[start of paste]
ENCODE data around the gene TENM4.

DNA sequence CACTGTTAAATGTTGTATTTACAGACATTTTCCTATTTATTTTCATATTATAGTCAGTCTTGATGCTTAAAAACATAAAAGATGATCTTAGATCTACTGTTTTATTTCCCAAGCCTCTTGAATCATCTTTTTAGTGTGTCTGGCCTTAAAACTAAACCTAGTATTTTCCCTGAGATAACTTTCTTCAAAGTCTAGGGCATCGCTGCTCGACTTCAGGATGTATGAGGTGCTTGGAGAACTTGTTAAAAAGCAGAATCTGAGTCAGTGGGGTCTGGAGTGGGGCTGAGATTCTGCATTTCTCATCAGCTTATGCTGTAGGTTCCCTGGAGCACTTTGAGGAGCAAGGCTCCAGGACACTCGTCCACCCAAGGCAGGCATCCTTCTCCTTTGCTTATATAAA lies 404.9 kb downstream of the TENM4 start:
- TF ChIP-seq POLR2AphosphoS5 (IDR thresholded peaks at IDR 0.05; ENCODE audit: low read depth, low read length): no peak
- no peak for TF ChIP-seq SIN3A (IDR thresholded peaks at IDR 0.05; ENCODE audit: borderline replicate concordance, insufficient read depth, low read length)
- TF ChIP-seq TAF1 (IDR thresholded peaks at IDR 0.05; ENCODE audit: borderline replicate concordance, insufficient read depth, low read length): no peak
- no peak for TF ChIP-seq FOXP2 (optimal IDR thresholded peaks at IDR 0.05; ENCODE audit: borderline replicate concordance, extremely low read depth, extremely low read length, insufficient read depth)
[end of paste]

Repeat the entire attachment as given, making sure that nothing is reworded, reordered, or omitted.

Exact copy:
ENCODE data around the gene TENM4.

DNA sequence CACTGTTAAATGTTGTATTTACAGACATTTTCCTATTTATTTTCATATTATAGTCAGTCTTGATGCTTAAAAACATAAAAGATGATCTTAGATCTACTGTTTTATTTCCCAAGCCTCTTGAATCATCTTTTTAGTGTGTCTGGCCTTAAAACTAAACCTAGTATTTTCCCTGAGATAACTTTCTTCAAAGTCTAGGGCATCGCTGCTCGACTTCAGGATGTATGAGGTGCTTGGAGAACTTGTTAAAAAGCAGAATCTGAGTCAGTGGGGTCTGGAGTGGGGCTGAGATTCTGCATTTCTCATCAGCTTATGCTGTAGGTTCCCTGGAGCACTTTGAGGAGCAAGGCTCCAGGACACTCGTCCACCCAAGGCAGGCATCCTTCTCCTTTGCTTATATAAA lies 404.9 kb downstream of the TENM4 start:
- TF ChIP-seq POLR2AphosphoS5 (IDR thresholded peaks at IDR 0.05; ENCODE audit: low read depth, low read length): no peak
- no peak for TF ChIP-seq SIN3A (IDR thresholded peaks at IDR 0.05; ENCODE audit: borderline replicate concordance, insufficient read depth, low read length)
- TF ChIP-seq TAF1 (IDR thresholded peaks at IDR 0.05; ENCODE audit: borderline replicate concordance, insufficient read depth, low read length): no peak
- no peak for TF ChIP-seq FOXP2 (optimal IDR thresholded peaks at IDR 0.05; ENCODE audit: borderline replicate concordance, extremely low read depth, extremely low read length, insufficient read depth)